THE AUXILIARY VERBS

TO BE, TO HAVE, TO DO

[See also : DO, BE and HAVE as ordinary verbs]

1.FUNCTION:

BE
HAVE

Be and have are used to form several tenses in English

Examples:
a. Progressive tenses with be:
I am working in the office.
She was talking when he came in.

b.The passive with be:
The butter is kept in the fridge.
The painting was stolen.

c. Perfect tenses with have:
She has lived in London since 1987.
They had stopped for a drink when he telephoned.

Do is used to form the interrogative and negative of ordinary verbs

Examples:

Interrogative with do:
a. Do you speak English?
b. Did Peter live in Hong Kong?
c. Does Helen know Peter?

Negative with do:
a. I don't speak English.
b. Peter didn't live in Hong Kong.
c. Helen doesn't know Peter.

AFFIRMATIVE FORM :

PRESENT SIMPLE

*Note: Third person singular :Simple Present:

BE

HAVE

DO

I

am

have

do

YOU

are

have

do

*HE, SHE, IT

is

has

does

WE

are

have

do

YOU

are

have

do

THEY

are

have

do

       

Examples :

As ordinary verbs:

a. She is English.
b. He has an apartment in Paris.
c. They are Italian.
d. We have three children.
e. She does three hours of exercise a day.

As auxiliary verbs:

a. She is speaking English.
b. They have been to Paris.
c. Does she do three hours of exercise a day?

NEGATIVE FORM :

Important!

Important!

PRESENT SIMPLE

Be, Have, Do + NOT

To make an auxiliary negative we add 'not' after the verb.

Note the contractions : aren't, isn't, haven't, doesn't etc. (contracted forms - widely used in English).

Examples :

As ordinary verbs:

a. They are not French.
b. He doesn't exercise every day.
c. She hasn't an apartment in London.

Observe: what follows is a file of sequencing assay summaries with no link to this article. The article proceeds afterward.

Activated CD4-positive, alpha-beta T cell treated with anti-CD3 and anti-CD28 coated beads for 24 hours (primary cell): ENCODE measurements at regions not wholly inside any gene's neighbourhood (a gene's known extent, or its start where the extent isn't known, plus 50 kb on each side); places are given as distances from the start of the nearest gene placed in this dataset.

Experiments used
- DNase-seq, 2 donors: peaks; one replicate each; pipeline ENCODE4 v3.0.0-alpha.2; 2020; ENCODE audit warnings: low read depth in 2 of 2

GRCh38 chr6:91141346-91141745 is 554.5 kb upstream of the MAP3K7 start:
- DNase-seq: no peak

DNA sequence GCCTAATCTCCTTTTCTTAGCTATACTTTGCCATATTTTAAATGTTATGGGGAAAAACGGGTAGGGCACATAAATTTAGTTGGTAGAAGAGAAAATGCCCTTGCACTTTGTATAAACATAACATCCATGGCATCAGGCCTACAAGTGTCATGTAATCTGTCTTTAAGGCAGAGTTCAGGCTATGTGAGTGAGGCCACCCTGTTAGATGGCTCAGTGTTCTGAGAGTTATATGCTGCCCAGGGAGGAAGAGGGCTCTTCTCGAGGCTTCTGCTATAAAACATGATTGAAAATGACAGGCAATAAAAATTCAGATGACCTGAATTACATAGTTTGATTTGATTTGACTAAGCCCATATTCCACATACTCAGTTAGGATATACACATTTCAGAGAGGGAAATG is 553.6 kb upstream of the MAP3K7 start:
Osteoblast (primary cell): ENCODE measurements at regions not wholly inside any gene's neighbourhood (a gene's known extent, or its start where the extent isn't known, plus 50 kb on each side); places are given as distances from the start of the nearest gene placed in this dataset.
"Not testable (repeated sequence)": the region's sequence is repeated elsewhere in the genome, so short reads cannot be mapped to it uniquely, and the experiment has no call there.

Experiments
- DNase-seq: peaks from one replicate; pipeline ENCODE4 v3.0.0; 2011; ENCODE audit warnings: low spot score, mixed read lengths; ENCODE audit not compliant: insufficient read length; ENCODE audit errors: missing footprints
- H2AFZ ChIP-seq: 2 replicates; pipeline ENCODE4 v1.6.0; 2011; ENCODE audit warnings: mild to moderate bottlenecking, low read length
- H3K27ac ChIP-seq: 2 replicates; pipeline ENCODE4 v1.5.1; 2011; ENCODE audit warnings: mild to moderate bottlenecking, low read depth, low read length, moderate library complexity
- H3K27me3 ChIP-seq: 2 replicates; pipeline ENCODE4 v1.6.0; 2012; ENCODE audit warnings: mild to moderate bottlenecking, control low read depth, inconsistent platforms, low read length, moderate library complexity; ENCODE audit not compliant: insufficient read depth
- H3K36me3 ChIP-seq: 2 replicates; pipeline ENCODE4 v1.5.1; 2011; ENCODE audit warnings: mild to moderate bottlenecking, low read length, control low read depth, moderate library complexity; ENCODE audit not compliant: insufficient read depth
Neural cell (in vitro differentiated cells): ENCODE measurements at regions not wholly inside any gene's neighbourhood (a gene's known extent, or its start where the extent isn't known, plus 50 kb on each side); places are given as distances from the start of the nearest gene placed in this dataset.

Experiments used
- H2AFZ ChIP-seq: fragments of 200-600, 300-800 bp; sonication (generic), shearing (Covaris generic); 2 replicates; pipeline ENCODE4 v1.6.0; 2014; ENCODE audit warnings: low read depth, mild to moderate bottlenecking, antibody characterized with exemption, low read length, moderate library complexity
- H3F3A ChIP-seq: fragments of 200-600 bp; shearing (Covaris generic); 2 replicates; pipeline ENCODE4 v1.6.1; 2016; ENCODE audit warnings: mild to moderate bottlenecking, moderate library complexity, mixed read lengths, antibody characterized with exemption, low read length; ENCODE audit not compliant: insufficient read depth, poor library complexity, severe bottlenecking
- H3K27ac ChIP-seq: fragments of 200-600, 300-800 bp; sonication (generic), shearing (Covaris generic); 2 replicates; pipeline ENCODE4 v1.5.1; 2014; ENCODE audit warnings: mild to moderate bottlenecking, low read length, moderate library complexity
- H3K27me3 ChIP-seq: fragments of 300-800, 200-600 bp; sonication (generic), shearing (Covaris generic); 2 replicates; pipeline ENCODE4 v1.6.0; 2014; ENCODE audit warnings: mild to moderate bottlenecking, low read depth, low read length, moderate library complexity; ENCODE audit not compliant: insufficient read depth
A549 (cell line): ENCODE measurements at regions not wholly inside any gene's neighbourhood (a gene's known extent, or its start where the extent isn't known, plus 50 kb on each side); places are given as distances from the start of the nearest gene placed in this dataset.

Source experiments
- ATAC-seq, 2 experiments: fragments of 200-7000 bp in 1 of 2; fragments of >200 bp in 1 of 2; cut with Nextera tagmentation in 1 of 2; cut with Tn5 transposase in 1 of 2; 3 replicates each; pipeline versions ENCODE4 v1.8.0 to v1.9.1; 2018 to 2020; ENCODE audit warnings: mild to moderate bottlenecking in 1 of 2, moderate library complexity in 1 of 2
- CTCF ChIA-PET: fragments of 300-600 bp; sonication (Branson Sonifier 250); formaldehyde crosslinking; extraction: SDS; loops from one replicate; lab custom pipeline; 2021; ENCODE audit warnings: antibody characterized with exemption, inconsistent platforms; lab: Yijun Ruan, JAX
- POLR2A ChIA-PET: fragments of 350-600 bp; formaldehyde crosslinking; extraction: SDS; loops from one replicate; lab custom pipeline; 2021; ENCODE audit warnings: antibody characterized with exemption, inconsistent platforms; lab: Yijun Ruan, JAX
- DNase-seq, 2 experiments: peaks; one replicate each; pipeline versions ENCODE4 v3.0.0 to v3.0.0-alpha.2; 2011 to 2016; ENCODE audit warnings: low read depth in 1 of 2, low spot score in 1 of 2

As auxiliaries:

d. They aren't speaking French.
e. She hasn't visited London.
f. They don't know Peter Kinder.

THE AFFIRMATIVE AND NEGATIVE INTERROGATIVE FORMS:

PRESENT SIMPLE

Affirmative Interrogative Form - Negative Interrogative Form

BE

HAVE

DO

Am I? - Aren't I?

Have I? - Haven't I?

Do I? - Don't I?

Are you? - Aren't you?

Have you? - Haven't you?

Do you? - Don't you?

Is she? - Isn't she?

Has he? - Hasn't he?

Does it? - Doesn't it?

Are we? - Aren't we?

Have we? - Haven't we?

Do we? - Don't we?

Are you? - Aren't you?

Have you? - Haven't you?

Do you? - Don't you?

Are they? Aren't they?

Have they? - Haven't they?

Do they? - Don't they?

* Note: Aren't I? is an irregular contraction

Examples :

As ordinary verbs:

a. Are you Spanish ?
b. No, I am not.
c. Aren't they hungry ?
d. No, they aren't hungry.
e. Does he do much homework?
f. No, he doesn't do any homework.

As auxiliaries:

g. Is she living in Paris?
h. No, she's not living in Paris.
i. Does she like Roger?
j. No, she doesn't like him.
k. Have they gone home?
l. No, they haven't gone home.

We invert (change the position of subject and verb) auxiliary verbs to make them interrogative.

He is French.
Is he French?

He is not French.
Isn't he French?

Note: The interrogative negative is nearly always contracted.


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